Sounds like Doug and Moss have the same setup/problem.
Need a vented oil cap and a PCV valve in the tappet chest to manifold hose. As Doug still has charcoal canisters, he can use those, but he still has leaks in the boot.

Knew some smart a** would bring up primitive systems, was even going to go look for a Magnette filter to check air flow paths - not convenient, and I'm not even sure I have one. I have examined these in the past and found the flow paths to be much less obvious than it appears, but I don't remember exactly what was going on in the labyrinth. It's still a cleaner source than just an open hole to atmosphere. Once upon a time, you didn't even get valve covers, and had to oil the rockers with a squirt can!

(The great engine builders seem a bit slow for a "no problem" situation!)

FR Millmore


That site explains all you should know on crankcase vent evolution:

And I will be a bit skeptical on strictness of evaporative evolution, as mentioned Paul, my '68 was unmodified Calif. type bought new in England by a friend. It has that diaphragm pcv with Su without vent.
I do not mentioned that air pump prone to cause some "BANG" when stopping engine...


Jean Guy Catford

"Smith's PCV was used through 69, carb CD vac came in 70"

Not according to Clausager, page 140, I'm not in a position to argue the point from personal knowledge.
PaulH Solihull

Paul I installed a pcv on the crankcase side cover and drove it, works good. It puffs wisps of light white smoke as the engine idles. I think it should but wonder as the engine is warmed up should it stop? thanks Doug
dd doug46chief

Don't have Clausager. US Moss shows emissions stuff, and it matches my memory of carbs, of which I have very many both in memory and piles!

Doug - the PCV valve connects one end to that pipe and the other into the inlet manifold. You can't possibly see any puffs if it is connected correctly.

FR Millmore

>Not according to Clausager, page 140, I'm not in a position to argue the point from personal knowledge.

I am -- my very original '69 did not have a PCV valve but rather the the tappet cover vented directly to the carbs.
Rob Edwards

The carb is a weber dgv and the manifold is also . The old air cleaner had a provision at its base for the pipe. The k and n has no provision for the pipe . Doug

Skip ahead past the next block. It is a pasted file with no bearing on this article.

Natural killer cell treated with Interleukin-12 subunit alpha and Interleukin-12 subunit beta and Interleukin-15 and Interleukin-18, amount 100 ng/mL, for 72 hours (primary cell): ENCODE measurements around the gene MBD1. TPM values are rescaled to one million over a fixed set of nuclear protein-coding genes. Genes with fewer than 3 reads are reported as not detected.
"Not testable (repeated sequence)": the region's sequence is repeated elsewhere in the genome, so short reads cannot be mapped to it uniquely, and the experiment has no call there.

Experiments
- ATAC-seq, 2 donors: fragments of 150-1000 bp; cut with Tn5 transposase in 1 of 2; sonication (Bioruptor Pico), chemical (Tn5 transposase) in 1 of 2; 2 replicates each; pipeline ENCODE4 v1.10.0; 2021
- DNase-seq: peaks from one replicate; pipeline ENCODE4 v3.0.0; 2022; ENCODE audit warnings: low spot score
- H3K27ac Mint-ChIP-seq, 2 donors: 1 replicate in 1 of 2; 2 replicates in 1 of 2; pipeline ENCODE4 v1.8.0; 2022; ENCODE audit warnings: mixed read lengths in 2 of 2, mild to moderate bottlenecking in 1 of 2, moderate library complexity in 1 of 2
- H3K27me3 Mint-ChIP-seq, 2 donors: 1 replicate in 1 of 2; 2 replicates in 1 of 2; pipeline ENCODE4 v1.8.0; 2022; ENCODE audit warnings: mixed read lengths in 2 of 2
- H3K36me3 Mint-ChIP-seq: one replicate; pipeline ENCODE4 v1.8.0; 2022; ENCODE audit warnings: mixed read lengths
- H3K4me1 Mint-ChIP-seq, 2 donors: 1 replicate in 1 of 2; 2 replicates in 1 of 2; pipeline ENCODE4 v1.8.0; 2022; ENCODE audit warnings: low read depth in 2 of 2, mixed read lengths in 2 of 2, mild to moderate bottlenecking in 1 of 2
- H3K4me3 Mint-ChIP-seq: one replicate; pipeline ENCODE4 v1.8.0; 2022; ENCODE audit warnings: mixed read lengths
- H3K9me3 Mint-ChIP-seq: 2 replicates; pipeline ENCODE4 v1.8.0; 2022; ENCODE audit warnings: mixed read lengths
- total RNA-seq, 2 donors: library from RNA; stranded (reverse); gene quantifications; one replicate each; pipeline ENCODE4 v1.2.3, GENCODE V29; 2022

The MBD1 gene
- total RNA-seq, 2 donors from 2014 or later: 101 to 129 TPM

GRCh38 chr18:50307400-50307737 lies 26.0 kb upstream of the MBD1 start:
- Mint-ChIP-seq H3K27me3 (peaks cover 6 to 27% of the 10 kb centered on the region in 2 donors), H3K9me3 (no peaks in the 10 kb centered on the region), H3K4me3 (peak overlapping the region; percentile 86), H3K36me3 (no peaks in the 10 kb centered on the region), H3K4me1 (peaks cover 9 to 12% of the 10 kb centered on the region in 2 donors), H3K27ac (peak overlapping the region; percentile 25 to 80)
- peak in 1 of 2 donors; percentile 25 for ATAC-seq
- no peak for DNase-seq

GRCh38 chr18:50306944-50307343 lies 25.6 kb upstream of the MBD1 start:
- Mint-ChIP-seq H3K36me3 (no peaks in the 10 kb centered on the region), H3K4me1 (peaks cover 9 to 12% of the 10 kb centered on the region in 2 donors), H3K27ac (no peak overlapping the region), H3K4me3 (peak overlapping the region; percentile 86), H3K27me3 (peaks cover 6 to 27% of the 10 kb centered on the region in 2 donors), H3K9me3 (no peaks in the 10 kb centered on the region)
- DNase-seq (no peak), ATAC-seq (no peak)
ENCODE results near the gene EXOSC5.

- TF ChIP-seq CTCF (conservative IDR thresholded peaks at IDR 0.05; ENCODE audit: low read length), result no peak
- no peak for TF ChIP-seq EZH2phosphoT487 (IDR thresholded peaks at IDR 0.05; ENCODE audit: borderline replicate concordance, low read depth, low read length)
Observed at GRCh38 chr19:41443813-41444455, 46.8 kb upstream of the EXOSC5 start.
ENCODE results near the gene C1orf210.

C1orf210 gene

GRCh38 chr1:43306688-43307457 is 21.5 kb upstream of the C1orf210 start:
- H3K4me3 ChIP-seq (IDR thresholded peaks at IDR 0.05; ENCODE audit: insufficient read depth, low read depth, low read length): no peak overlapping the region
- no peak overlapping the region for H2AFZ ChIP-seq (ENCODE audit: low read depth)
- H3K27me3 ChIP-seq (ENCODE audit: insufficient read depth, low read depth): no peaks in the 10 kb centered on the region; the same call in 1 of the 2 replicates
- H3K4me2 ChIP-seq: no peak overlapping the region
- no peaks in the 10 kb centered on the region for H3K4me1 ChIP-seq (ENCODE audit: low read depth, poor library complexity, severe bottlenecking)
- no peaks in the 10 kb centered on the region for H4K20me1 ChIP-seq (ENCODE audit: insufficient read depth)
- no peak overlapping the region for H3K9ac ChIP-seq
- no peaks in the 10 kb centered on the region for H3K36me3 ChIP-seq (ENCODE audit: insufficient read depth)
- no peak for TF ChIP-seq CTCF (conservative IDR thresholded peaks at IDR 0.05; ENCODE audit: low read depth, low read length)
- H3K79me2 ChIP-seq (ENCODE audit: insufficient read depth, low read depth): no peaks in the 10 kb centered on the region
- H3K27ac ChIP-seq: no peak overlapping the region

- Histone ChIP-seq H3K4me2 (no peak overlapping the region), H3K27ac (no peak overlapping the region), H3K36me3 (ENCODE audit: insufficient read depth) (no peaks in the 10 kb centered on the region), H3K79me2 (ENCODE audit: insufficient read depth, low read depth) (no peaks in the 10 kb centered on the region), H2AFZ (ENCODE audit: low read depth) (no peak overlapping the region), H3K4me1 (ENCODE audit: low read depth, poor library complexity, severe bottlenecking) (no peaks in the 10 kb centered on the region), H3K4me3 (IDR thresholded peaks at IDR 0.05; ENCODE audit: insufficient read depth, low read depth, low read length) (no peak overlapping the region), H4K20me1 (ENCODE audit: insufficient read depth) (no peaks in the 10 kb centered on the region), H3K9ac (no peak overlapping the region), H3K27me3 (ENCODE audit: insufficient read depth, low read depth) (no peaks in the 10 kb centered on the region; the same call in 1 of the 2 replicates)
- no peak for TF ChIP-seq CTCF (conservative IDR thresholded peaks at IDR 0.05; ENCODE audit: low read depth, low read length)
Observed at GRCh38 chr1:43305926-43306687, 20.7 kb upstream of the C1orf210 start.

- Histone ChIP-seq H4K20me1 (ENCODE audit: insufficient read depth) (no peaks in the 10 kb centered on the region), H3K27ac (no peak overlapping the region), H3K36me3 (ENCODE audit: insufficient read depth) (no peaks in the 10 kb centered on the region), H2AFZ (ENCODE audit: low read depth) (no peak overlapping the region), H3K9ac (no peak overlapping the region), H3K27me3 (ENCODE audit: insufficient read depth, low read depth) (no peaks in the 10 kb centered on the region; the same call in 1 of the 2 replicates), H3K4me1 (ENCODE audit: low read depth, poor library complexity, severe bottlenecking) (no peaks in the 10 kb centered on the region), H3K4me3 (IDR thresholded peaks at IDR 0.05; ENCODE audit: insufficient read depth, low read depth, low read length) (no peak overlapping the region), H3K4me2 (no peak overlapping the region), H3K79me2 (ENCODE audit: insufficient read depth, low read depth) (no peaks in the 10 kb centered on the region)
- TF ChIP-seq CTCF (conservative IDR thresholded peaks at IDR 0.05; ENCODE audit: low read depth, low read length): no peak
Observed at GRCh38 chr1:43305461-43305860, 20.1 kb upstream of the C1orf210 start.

dd doug46chief

After the pcv valve a tube runs it to bottom of car ,hence i can see the smoke. there is no provision for the pcv to go to except the ground unless i tap the manifold and it already has a hose going to the booster for vacum. Doug
dd doug46chief

According to Moss, change point from PCV was 187210 rdst, 187840 GT. If true, that is exactly at the change point to 70 model cars, 187211 rdst, 187841 GT.
The change to bias needles was for 69, and the venting in 70, also as I recall. My thought at the time was that they had somewhat redeemed the stupid needle design with the improved breathers.

As for Doug, what comes on aftermarket stuff is not necessarily what you (or the engine) need or want. If you do not want, or are not able, to hook it up right, that's your choice or predicament, but do not expect things to operate as they should under those rules.
Right now you have some ventilation, but it is not
(P)ositive (C)rankcase (V)entilation, nor was it with a hose connected to the filter.
Your engine will live, especially if you change the oil per old school.

FR Millmore

>According to Moss, change point from PCV was 187210 rdst,

FWIW, my roadster is 182608. Out of curiosity I checked the BL parts manual and it shows the PCV valve used up through the end of 18GF, and 18GG and forward using the direct-connect breather. GH started in 1969.

Fletcher, are you looking perhaps at an older catalog? The web page shows the PCV valve ending and the direct-connect breather starting at RD from (c)158371, GT from (c)158233 on

Rob Edwards

I dont mean to be rude but I grew up in brooklyn new york so forgive my abrupt disposition ok, thanks to all for the help. Now, is there anyone in mgb land that has put a k&n air cleaner (with no provision for the vent pipe )on a weber dgv? If u have this set up please tell me how u routed the vent pipe and what you put on the end of it or if u just ran it to the ground. thanks , Doug
dd doug46chief

Also FWIW Clausager states 158231 rdstr and 158231 GT as the change point from PCV to carb vacuum.